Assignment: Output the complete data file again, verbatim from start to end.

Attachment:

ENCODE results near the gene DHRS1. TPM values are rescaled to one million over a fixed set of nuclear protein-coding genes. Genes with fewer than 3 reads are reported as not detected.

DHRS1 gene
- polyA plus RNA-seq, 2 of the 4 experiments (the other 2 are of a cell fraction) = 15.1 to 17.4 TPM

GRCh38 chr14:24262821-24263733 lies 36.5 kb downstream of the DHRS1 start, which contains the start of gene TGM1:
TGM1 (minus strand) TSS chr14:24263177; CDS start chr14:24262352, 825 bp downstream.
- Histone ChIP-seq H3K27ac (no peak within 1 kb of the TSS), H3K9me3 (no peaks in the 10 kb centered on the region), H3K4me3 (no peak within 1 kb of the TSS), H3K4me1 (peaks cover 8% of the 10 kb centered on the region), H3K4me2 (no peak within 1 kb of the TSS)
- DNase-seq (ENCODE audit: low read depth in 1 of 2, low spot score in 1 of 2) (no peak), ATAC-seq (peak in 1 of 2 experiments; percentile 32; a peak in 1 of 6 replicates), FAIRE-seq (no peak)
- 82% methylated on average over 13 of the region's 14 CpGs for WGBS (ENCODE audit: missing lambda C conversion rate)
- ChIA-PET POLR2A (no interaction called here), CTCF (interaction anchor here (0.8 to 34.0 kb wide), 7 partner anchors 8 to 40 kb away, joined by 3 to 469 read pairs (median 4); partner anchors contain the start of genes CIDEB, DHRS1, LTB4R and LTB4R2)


ENCODE results near the gene DHRS1. TPM values are rescaled to one million over a fixed set of nuclear protein-coding genes. Genes with fewer than 3 reads are reported as not detected.

DHRS1 gene
- polyA plus RNA-seq, 2 of the 4 experiments (the other 2 are of a cell fraction) = 15.1 to 17.4 TPM

GRCh38 chr14:24262821-24263733 lies 36.5 kb downstream of the DHRS1 start, which contains the start of gene TGM1:
TGM1 (minus strand) TSS chr14:24263177; CDS start chr14:24262352, 825 bp downstream.
- Histone ChIP-seq H3K27ac (no peak within 1 kb of the TSS), H3K9me3 (no peaks in the 10 kb centered on the region), H3K4me3 (no peak within 1 kb of the TSS), H3K4me1 (peaks cover 8% of the 10 kb centered on the region), H3K4me2 (no peak within 1 kb of the TSS)
- DNase-seq (ENCODE audit: low read depth in 1 of 2, low spot score in 1 of 2) (no peak), ATAC-seq (peak in 1 of 2 experiments; percentile 32; a peak in 1 of 6 replicates), FAIRE-seq (no peak)
- 82% methylated on average over 13 of the region's 14 CpGs for WGBS (ENCODE audit: missing lambda C conversion rate)
- ChIA-PET POLR2A (no interaction called here), CTCF (interaction anchor here (0.8 to 34.0 kb wide), 7 partner anchors 8 to 40 kb away, joined by 3 to 469 read pairs (median 4); partner anchors contain the start of genes CIDEB, DHRS1, LTB4R and LTB4R2)